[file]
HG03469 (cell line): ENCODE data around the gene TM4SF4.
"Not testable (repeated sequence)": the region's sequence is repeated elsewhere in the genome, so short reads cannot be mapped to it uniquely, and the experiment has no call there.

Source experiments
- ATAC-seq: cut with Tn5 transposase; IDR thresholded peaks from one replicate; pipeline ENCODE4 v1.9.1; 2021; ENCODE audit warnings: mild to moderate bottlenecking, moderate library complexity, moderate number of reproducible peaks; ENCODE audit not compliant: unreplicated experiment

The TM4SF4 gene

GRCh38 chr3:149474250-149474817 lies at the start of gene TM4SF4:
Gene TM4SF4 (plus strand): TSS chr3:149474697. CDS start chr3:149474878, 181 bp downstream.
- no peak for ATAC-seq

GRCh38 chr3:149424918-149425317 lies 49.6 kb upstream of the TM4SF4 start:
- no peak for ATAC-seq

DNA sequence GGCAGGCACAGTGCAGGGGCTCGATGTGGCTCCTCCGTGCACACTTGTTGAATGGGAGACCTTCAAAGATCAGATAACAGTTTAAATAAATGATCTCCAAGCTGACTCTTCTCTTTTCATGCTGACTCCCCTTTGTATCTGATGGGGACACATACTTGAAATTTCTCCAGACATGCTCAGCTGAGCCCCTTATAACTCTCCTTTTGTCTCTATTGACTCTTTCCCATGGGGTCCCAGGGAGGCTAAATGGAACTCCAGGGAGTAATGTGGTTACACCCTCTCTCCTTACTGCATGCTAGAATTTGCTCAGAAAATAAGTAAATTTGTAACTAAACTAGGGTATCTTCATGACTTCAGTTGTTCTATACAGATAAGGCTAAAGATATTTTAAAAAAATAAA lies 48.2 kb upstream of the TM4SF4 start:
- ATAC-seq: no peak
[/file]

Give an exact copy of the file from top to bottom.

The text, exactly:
HG03469 (cell line): ENCODE data around the gene TM4SF4.
"Not testable (repeated sequence)": the region's sequence is repeated elsewhere in the genome, so short reads cannot be mapped to it uniquely, and the experiment has no call there.

Source experiments
- ATAC-seq: cut with Tn5 transposase; IDR thresholded peaks from one replicate; pipeline ENCODE4 v1.9.1; 2021; ENCODE audit warnings: mild to moderate bottlenecking, moderate library complexity, moderate number of reproducible peaks; ENCODE audit not compliant: unreplicated experiment

The TM4SF4 gene

GRCh38 chr3:149474250-149474817 lies at the start of gene TM4SF4:
Gene TM4SF4 (plus strand): TSS chr3:149474697. CDS start chr3:149474878, 181 bp downstream.
- no peak for ATAC-seq

GRCh38 chr3:149424918-149425317 lies 49.6 kb upstream of the TM4SF4 start:
- no peak for ATAC-seq

DNA sequence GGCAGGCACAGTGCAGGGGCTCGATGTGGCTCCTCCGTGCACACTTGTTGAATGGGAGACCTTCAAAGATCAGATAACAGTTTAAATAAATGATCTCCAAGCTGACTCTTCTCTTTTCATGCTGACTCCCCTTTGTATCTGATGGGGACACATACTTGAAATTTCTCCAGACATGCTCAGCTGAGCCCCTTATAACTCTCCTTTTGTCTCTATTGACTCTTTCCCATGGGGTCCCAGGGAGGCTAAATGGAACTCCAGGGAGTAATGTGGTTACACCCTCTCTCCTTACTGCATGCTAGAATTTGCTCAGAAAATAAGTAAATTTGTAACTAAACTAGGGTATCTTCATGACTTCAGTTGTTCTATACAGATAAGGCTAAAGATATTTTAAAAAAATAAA lies 48.2 kb upstream of the TM4SF4 start:
- ATAC-seq: no peak